Spending cuts being proposed by fiscal conservatives could scupper the truce agreed between the parties
Struggle to replace Ryan could blow up US budget deal
A six-month budget truce stitched together by Congress in March could unravel if Republican leaders vying to replace US House of Representatives speaker Paul Ryan indulge party conservatives who want to renege on critical parts of the pact.
At issue is a resurgent move by conservative Republicans to rescind or cut about $60 billion in non-defence domestic spending increases that were key to winning Democratic votes. That deal also significantly raised US military spending this year as demanded by Republicans.
Those seeking the cuts would need the support of Republican House leaders, such as Kevin McCarthy and Steve Scalise, both seen as potential rivals to replace Ryan as the No. 1 House Republican and – if the party retains its majority in November elections – as speaker.
Mr McCarthy, the House majority leader, talked up the provocative spending cuts on Thursday. In a statement, he said Republicans were “looking at other tools to cut spending” and added: “We have nothing to lose by making big changes.”
One of several Republicans who will have a say in the budding battle, Mr McCarthy explicitly mentioned using a procedural tool known as rescissions in which president Donald Trump could team up with Republicans to kill off the non-military spending increases.
Allowing that to happen could rekindle the budget battles that consumed Congress for much of 2017 and early 2018, a scenario that lawmakers had hoped the $1.3 trillion March spending bill had averted through November’s congressional elections.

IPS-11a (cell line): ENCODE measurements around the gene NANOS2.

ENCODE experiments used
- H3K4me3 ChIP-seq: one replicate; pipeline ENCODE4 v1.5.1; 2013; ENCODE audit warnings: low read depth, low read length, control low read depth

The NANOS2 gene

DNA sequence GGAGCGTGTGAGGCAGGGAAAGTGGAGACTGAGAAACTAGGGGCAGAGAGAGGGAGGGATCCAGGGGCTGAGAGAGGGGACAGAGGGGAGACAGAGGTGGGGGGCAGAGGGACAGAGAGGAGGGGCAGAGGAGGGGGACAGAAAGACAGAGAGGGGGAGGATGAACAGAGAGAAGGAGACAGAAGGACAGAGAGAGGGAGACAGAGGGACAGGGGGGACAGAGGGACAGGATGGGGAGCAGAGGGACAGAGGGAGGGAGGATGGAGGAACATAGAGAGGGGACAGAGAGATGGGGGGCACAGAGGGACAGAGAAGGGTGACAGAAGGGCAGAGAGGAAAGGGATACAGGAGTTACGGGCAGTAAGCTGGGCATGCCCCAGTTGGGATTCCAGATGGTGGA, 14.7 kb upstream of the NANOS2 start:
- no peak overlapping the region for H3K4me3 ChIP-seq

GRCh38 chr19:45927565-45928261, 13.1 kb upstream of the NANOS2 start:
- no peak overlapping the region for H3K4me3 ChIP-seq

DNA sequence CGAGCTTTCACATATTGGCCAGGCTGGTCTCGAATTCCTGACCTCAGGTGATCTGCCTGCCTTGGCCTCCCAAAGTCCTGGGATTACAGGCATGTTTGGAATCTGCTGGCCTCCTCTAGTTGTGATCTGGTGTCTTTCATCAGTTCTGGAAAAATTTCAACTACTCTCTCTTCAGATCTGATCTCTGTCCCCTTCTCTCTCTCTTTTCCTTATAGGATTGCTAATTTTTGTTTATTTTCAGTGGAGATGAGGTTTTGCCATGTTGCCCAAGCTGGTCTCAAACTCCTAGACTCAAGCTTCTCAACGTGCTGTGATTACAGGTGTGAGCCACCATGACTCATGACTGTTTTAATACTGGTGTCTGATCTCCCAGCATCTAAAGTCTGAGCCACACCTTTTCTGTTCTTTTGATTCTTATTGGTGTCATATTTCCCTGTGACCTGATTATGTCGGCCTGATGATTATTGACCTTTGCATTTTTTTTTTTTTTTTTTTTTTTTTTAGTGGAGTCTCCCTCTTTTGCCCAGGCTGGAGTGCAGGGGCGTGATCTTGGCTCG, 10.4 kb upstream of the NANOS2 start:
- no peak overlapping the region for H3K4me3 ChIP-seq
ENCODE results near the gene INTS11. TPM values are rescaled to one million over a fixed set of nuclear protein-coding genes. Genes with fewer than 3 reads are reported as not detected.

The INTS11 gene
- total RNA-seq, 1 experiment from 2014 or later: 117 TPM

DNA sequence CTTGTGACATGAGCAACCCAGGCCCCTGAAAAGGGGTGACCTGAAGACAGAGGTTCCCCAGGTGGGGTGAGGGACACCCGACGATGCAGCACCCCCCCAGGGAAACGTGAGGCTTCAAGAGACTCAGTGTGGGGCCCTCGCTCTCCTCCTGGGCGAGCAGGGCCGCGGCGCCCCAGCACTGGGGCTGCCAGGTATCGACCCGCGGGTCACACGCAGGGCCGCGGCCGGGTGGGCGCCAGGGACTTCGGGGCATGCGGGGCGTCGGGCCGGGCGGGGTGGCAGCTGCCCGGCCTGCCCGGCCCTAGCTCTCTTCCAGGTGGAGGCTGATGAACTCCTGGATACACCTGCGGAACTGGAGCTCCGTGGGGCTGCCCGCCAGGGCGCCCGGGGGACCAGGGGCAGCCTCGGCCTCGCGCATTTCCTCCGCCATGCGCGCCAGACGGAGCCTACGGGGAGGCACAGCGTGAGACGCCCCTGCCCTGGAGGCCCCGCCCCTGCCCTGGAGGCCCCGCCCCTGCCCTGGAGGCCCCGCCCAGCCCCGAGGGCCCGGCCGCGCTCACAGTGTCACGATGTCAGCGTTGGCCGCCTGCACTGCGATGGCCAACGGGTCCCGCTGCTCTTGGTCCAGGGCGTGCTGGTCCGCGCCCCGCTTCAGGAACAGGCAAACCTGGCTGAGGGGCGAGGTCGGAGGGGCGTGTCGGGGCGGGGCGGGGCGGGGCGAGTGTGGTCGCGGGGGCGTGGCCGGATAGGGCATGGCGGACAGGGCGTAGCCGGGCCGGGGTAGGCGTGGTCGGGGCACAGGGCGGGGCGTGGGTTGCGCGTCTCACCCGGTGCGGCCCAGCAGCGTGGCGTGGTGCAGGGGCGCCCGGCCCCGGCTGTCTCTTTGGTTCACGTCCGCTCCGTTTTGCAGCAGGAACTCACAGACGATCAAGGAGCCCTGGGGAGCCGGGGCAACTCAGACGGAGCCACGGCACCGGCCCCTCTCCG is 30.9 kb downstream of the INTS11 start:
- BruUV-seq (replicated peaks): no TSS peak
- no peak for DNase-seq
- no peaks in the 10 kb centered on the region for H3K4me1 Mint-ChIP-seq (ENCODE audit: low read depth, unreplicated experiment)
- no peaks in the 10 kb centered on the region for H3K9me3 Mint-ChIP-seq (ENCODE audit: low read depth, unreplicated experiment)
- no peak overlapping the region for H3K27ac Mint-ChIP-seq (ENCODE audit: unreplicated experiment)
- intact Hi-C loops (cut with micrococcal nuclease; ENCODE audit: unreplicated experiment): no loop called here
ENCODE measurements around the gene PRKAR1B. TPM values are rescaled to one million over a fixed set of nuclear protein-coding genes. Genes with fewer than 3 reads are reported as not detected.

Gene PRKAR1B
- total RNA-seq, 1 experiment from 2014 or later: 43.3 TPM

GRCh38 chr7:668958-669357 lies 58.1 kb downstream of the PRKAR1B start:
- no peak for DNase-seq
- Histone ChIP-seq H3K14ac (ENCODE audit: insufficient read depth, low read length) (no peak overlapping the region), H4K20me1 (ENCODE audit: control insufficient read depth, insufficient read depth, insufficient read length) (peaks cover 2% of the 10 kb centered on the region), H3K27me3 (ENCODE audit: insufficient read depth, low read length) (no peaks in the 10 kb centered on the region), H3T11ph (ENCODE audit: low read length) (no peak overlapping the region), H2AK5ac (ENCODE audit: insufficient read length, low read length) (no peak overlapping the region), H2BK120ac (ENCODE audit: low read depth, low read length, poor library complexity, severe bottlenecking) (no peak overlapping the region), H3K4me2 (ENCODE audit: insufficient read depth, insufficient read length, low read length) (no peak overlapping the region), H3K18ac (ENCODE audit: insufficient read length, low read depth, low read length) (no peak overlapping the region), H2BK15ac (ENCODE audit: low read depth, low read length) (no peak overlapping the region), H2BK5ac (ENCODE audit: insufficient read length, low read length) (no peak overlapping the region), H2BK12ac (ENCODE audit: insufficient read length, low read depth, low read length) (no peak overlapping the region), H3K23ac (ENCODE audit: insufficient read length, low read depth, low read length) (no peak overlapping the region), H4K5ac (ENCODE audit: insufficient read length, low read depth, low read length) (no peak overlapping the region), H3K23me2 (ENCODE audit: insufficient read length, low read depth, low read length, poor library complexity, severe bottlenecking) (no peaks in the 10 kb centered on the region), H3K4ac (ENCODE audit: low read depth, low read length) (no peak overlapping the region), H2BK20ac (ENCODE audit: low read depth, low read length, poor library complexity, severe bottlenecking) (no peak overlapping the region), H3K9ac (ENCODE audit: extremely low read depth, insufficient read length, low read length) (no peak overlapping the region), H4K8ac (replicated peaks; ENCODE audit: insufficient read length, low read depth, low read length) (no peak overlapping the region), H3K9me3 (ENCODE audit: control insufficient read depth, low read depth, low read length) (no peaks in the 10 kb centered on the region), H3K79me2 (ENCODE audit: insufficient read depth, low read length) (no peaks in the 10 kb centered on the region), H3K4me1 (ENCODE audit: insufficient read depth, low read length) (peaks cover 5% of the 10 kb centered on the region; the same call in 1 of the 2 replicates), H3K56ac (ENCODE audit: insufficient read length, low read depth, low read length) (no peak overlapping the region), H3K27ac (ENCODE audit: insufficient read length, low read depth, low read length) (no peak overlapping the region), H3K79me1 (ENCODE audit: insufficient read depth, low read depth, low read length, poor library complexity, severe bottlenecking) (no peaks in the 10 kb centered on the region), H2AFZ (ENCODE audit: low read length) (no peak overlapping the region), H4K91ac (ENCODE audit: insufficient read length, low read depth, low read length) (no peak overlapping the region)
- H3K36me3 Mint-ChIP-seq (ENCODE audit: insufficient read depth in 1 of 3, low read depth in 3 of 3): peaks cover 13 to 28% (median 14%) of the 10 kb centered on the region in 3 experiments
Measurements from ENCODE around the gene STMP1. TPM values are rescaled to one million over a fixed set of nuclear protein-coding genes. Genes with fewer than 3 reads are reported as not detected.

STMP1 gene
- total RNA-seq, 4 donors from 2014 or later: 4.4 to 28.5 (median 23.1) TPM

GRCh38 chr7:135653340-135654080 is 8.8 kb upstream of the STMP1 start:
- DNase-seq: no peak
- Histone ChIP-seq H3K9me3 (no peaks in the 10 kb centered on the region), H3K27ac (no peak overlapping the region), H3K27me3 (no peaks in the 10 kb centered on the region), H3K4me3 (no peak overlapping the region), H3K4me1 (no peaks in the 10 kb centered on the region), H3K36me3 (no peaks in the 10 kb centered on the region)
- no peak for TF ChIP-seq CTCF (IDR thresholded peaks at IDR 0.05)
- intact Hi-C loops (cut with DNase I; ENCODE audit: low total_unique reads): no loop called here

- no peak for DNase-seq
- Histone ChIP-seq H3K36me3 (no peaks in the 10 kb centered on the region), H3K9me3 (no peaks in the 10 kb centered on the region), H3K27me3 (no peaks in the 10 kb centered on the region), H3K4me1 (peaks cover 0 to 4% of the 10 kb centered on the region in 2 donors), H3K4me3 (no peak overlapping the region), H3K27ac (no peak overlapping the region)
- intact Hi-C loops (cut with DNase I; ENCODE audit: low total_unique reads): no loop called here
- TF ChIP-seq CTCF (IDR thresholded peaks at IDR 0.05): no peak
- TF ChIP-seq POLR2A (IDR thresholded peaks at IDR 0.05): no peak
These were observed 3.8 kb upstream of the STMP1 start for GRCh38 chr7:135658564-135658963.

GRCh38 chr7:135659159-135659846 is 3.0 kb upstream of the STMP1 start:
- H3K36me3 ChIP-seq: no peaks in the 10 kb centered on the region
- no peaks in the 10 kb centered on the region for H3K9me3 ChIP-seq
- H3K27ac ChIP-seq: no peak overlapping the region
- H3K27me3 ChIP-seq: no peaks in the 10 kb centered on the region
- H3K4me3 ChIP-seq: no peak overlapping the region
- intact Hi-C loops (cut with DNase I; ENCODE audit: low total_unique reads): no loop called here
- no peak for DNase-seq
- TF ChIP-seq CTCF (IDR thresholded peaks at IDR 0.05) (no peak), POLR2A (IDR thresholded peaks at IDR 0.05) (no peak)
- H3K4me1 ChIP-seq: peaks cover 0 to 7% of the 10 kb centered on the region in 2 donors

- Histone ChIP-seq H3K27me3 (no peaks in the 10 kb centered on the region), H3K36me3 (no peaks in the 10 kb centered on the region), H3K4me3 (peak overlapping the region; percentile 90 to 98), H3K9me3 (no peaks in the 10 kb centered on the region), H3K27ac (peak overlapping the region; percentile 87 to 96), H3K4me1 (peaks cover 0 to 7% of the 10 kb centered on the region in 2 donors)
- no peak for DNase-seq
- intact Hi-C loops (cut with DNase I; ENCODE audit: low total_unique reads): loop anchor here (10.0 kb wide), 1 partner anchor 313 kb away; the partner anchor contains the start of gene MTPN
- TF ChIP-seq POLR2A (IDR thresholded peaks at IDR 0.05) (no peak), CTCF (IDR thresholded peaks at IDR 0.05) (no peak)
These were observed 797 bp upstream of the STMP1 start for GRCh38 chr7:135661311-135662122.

Both Democrats and moderate Republicans warned against such an outcome. “Bad idea,” said Republican representative Charlie Dent.
“If they want to go down this path, which won’t be successful ... we wouldn’t be able to pass an appropriations bill” for the fiscal year beginning on October 1, he said.
More broadly, he added, trashing the spending deal would “have a chilling effect” on all sorts of future legislation.
Mr Ryan and enough rank-and-file Republicans could link arms with Democrats to defend the spending deal enacted into law on March 23 and prevent a resumption of hostilities over the budget.
Doing so, however, could risk alienating Republican conservatives such as representative Jim Jordan, a leading member of the right-wing House Freedom Caucus, at a politically delicate time given the looming leadership shake-up in the house and November’s elections that have Republicans struggling to persuade voters of their fiscal conservatism.
“Let’s get aggressive,” Mr Jordan told reporters just hours after Mr Ryan said on Wednesday that he would quit congress at the end of 2018, setting up an internal struggle to replace him.
Mr Jordan urged pushing for the cuts to Democrats’ domestic priorities, along with welfare changes and tougher oversight of the Federal Bureau of Investigation, which has investigated Russia’s role in the 2016 US presidential election.
Any ambitious house leader could help his or her cause by agreeing to the conservatives’ demands, in part a response to the huge deficit expansion created by the spending deal and December’s Republican tax overhaul package.